Since launching its fintech offerings early last year, Acorns Australia has been embraced by consumers looking for alternatives to traditional financial institutions, but its chief executive and director George Lucas says Australia still has a way to go to improve innovation and support for startups in the space.
Acorns is an app that allows users to invest their spare change in five diversified investment portfolios by automatically ’rounding up’ leftovers from small transactions like daily coffee purchases, incrementally investing these roundups and allowing users to track the performance of their portfolios.
Acorns Australia was founded in 2015 as a joint venture with Lucas’ company, Instreet Investment Limited and US fintech giant Acorns Grow, which was founded in 2014. The Australian operations were officially launched in February 2016.
Since then, the startup has signed up over 1% of the Australian population, and chief executive George Lucas says the app has seen “a very high adoption rate” among Australian consumers. The company now has 340,000 users on the platform, 120,000 active monthly users, and has reached $100 million in funds under management.
Lucas spoke with StartupSmart about the growing trend for specialised fintech offerings in the country, and the challenges startups in the sector currently face.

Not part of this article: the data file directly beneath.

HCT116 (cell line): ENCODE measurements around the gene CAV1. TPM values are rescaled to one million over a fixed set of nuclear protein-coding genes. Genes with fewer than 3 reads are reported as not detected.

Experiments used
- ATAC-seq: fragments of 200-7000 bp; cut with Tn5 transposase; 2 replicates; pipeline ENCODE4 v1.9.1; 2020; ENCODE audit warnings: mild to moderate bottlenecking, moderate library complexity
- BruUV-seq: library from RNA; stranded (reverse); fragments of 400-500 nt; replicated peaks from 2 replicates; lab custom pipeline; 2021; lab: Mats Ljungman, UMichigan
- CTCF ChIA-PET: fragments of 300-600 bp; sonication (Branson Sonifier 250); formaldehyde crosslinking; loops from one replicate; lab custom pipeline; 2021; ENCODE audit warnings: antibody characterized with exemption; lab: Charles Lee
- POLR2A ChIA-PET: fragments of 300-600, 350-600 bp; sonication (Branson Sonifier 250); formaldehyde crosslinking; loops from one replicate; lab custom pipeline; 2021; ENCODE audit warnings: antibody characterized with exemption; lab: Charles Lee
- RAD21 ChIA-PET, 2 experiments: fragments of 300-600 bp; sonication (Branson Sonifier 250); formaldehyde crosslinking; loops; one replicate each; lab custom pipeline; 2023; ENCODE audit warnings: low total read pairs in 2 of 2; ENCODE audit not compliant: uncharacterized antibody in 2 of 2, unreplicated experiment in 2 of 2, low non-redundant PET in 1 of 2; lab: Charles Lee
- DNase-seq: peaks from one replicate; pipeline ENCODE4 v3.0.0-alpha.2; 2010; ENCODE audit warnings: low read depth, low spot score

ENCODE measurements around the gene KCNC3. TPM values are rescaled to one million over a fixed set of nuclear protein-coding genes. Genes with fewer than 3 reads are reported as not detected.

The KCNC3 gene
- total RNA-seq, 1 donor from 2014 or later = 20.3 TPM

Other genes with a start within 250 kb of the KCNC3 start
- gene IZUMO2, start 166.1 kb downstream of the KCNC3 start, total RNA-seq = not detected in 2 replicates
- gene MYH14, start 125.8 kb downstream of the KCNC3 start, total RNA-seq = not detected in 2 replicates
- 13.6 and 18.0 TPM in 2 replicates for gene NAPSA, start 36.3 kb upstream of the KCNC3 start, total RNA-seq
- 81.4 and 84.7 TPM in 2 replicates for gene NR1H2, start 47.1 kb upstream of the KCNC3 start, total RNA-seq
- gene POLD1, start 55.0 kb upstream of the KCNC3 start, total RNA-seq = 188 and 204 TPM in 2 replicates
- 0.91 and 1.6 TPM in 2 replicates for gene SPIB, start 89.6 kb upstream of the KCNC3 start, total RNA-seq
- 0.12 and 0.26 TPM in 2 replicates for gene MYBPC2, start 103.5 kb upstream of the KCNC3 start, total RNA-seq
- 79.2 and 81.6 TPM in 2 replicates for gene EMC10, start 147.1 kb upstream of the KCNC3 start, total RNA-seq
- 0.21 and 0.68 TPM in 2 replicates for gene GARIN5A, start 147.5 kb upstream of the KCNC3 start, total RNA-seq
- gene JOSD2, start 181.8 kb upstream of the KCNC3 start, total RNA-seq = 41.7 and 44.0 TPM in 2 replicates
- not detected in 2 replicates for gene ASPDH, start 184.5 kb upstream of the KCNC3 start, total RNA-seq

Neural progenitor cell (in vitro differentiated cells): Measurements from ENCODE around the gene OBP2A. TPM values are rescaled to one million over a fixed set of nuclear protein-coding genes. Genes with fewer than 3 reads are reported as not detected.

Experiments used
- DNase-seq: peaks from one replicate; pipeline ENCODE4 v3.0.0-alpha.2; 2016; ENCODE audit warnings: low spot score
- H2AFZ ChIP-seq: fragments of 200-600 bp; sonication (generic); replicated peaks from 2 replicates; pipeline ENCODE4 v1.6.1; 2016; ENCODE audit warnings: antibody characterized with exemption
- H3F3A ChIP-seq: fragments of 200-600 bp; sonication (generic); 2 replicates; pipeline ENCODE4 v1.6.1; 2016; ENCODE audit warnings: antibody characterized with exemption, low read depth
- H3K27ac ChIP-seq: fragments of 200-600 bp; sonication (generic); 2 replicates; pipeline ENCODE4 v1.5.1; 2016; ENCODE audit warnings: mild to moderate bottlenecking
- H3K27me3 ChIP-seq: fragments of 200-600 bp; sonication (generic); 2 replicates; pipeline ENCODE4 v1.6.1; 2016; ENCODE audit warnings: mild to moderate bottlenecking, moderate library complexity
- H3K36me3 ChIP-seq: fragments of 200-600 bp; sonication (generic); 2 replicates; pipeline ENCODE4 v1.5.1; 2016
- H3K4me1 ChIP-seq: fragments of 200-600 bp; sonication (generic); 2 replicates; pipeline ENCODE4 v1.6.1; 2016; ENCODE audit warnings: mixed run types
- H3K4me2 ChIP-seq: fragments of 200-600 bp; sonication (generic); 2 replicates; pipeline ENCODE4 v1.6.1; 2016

The future of fintech
Lucas says Acorns Australia is not the only fintech platform to be seeing “great adoption” in Australia, pointing to the successes and “huge growth” of Afterpay and zipMoney as evidence that Australian consumers are hungry for new fintech offerings.
Earlier this year, Australian consumers ranked fifth in the world for fintech adoption, and a recent report found Australia is overtaking the likes of Japan to become the second largest market for alternative financial services in the Asia Pacific region, sitting behind China.
Lucas believes the rise in popularity for fintech services is a result of a paradigm shift towards financial services and advice being delivered in small, focused offerings, rather than as comprehensive services.
“People historically think of seeing financial advisers being a holistic procedure where they talk about your entire financial future and plan,” Lucas observes.
“Now it’s being offered in bite size pieces — if you want to borrow money to pay you go to Afterpay or zipMoney, if you want to put money away into a fund you go to Acorns, rather than a big, holistic approach,” he says.
These “bite size” offerings are “making way for more startups” in the fintech industry, Lucas says, as consumers increasingly look for niche, focused offerings.
“The concept of giving holistic financial advice may not be as important to people [any more]. Getting advice where and when they want it is going to be more important, and that’s what fintechs can offer,” he says.
Lucas predicts this trend will also open up room for more fintech offerings that utilise artificial intelligence (AI), especially AI that helps consumers improve credit ratings and manage their own finances.